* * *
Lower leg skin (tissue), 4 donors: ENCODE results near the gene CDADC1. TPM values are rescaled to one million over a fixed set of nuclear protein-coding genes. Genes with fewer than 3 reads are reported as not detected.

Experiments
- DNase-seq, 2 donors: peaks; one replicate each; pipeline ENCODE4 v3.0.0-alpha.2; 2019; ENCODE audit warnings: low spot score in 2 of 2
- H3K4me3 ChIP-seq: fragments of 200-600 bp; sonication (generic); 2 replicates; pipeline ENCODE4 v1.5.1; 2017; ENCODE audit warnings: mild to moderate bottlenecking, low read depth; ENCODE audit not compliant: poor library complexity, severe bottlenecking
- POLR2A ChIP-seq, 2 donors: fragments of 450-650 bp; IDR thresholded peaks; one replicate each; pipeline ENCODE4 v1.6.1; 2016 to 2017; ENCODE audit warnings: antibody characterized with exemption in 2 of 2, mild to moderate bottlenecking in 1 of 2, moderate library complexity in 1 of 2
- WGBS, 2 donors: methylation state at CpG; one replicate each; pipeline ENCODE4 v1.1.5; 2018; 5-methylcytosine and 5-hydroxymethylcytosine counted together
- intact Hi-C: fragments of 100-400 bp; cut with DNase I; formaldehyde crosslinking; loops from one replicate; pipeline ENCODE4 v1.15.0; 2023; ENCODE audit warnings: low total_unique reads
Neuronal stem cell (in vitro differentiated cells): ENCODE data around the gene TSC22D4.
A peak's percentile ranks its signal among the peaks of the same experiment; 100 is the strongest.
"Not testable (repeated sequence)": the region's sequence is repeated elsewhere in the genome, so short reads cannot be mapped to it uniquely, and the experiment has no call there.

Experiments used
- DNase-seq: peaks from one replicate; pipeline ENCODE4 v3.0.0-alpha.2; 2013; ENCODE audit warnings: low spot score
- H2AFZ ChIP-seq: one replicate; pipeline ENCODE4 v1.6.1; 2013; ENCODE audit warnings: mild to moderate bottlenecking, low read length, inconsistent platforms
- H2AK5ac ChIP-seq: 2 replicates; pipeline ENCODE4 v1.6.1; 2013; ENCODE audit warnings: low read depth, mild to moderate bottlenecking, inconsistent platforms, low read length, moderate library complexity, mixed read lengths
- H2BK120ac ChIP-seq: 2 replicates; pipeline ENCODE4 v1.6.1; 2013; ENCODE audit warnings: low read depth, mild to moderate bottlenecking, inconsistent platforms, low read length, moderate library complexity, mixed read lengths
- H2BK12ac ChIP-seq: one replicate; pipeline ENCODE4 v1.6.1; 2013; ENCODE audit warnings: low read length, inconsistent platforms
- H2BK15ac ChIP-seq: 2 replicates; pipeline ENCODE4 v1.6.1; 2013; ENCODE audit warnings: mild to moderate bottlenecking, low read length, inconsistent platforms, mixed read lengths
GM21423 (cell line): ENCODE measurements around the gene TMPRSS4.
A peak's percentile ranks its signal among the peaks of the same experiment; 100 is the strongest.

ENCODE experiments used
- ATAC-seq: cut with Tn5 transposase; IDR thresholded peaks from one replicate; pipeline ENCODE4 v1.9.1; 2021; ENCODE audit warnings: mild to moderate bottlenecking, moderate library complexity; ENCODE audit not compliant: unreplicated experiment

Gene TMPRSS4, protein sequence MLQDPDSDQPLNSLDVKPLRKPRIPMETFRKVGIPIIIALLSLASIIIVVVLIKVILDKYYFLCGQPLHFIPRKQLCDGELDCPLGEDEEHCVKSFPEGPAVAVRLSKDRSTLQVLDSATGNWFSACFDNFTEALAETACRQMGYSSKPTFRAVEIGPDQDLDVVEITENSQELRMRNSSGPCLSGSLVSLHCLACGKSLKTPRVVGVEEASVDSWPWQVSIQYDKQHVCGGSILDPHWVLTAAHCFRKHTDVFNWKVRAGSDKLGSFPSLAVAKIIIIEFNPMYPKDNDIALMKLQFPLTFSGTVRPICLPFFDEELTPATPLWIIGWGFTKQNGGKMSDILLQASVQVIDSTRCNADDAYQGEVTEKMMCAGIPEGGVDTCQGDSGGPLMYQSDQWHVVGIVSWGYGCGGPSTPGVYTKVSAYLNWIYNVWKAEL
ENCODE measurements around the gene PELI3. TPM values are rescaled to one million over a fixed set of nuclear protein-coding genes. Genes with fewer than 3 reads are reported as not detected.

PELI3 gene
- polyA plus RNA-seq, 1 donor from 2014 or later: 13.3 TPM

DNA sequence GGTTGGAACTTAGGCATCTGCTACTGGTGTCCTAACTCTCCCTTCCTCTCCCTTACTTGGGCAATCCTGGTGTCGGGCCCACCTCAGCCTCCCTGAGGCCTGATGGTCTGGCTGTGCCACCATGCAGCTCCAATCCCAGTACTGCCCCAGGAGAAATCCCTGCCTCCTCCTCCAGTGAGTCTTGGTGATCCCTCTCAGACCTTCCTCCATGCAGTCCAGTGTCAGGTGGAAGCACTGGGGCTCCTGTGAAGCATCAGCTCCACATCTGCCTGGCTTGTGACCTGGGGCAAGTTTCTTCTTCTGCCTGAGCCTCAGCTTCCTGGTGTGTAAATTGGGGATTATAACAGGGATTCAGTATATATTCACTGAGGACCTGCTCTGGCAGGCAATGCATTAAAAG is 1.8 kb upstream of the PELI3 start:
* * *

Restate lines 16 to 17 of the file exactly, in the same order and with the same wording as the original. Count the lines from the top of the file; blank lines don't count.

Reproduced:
- H2BK12ac ChIP-seq: one replicate; pipeline ENCODE4 v1.6.1; 2013; ENCODE audit warnings: low read length, inconsistent platforms
- H2BK15ac ChIP-seq: 2 replicates; pipeline ENCODE4 v1.6.1; 2013; ENCODE audit warnings: mild to moderate bottlenecking, low read length, inconsistent platforms, mixed read lengths